Data Matters: The Informatized Body in Cancer Narratives

© Media Watch 12 (1) 20-32, 2021
ISSN 0976-0911 | E-ISSN 2249-8818
DOI: 10.15655/mw/2021/v12i1/205455


Data Matters: The Informatized Body in Cancer Narratives


Meenakshi Srihari
University of Hyderabad, India



The informatization of illness in the form of databases, scans, and reports results in the absence of affective data. The vulnerability caused due to illness leads to an excess of feelings that the scientific and often bureaucratic mundanity of medical records refuses to capture.  How can the personal illness narrative supplement this absence of subjectivity in informatized medical representations bereft of affect?  Reading the rendering of biomedical data in Tom Corby’s digital data documentary, Marisa Acocella Marchetto’s graphic somatography Cancer Vixen, and Brian Fies’s graphic caregiving memoir Mom’s Cancer, this essay argues that the ill person encounters data presented by the medical institution – made objective through the authority of science – and counters it through a textual refashioning of the self. I identify this palimpsestuous layering of affect as ekphrastic and study the formation of the cancer patient’s narrative self via ekphrastic remediation.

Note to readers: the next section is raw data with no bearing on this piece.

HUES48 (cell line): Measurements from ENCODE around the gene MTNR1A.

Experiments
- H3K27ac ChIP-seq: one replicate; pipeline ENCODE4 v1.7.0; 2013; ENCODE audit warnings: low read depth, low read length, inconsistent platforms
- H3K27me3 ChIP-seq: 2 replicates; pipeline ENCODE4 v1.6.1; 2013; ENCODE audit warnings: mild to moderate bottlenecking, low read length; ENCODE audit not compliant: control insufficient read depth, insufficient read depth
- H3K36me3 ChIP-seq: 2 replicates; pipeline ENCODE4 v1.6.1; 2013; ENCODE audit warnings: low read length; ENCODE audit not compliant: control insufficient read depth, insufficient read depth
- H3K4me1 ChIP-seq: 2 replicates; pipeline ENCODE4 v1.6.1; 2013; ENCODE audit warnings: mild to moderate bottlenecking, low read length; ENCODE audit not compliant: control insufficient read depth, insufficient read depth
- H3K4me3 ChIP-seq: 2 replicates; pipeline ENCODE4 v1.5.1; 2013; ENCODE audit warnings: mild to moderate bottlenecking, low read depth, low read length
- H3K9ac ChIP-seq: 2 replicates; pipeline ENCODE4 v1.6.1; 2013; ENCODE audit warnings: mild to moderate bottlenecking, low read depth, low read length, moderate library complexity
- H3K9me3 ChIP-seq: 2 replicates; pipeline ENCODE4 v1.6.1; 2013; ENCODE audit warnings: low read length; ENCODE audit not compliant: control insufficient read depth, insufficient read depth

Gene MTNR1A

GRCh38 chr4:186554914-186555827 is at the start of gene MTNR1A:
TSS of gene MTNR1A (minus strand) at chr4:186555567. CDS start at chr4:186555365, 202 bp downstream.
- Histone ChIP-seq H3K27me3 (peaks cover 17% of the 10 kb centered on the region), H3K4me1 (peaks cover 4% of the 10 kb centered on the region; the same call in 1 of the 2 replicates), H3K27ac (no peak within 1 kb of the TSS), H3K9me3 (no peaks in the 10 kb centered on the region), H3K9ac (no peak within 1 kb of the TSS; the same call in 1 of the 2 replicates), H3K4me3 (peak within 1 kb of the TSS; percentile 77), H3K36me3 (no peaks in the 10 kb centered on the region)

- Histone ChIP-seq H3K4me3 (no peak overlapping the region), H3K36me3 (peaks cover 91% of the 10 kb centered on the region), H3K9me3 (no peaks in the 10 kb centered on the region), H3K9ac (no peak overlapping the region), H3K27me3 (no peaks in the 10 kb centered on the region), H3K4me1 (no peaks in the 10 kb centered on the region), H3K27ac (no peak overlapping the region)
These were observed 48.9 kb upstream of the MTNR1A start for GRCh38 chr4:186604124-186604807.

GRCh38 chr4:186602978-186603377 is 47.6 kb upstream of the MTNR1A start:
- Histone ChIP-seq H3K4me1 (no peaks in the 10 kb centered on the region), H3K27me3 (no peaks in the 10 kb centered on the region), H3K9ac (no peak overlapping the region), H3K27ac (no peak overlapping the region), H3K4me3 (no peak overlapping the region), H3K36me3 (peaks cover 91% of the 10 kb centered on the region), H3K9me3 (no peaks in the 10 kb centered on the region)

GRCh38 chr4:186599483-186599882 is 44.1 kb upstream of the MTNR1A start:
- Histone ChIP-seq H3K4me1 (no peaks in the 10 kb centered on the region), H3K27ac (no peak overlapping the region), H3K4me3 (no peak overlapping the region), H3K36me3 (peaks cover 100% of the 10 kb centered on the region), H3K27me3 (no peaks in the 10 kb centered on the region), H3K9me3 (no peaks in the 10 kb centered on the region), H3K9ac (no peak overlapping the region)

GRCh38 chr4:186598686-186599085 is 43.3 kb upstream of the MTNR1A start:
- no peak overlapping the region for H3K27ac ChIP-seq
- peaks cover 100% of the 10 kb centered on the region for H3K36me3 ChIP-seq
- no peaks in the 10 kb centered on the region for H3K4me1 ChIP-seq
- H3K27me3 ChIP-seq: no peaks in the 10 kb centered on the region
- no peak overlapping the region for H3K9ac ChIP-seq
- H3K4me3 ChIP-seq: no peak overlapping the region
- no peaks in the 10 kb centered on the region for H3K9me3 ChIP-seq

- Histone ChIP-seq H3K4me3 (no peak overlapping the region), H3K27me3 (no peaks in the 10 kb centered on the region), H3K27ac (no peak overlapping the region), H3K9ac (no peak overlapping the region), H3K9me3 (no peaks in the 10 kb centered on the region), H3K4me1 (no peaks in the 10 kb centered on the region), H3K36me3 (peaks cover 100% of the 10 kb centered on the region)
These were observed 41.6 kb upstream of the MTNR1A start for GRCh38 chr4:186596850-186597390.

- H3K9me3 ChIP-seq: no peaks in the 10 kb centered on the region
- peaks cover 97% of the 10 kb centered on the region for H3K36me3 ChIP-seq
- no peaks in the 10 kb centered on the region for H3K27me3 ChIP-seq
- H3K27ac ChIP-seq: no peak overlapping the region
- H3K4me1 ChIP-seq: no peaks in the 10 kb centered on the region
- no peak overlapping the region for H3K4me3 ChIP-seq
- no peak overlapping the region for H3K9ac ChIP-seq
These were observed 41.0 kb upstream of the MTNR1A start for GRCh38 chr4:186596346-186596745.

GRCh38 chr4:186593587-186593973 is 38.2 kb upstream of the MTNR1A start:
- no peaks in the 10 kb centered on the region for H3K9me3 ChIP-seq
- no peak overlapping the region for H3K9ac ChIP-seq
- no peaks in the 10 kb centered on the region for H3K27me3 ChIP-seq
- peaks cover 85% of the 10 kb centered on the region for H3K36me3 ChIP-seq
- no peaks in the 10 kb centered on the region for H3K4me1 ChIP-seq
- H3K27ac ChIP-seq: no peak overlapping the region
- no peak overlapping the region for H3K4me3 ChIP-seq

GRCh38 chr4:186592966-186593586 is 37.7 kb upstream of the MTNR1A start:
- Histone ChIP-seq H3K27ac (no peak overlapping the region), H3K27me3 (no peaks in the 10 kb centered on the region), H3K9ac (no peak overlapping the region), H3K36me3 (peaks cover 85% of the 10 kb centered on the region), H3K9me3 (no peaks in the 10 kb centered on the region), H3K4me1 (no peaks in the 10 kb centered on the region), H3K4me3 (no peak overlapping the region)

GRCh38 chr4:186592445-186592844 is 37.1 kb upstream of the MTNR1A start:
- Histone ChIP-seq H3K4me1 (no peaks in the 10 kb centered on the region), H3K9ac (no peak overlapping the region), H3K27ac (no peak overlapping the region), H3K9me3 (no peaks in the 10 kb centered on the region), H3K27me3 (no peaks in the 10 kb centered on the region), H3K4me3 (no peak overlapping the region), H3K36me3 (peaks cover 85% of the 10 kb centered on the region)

Keywords: Affect, data, remediation, ekphrasis, graphic medicine



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Meenakshi Srihari is a Ph.D. student in the Department of English at the University of Hyderabad, India, studying cancer representations across media. Her research interests include the health humanities, graphic medicine, and transmedia studies.


Correspondence to: Meenakshi Srihari, Department of English, University of Hyderabad, Prof. CR Rao Road, Gachibowli, Hyderabad-500 046, India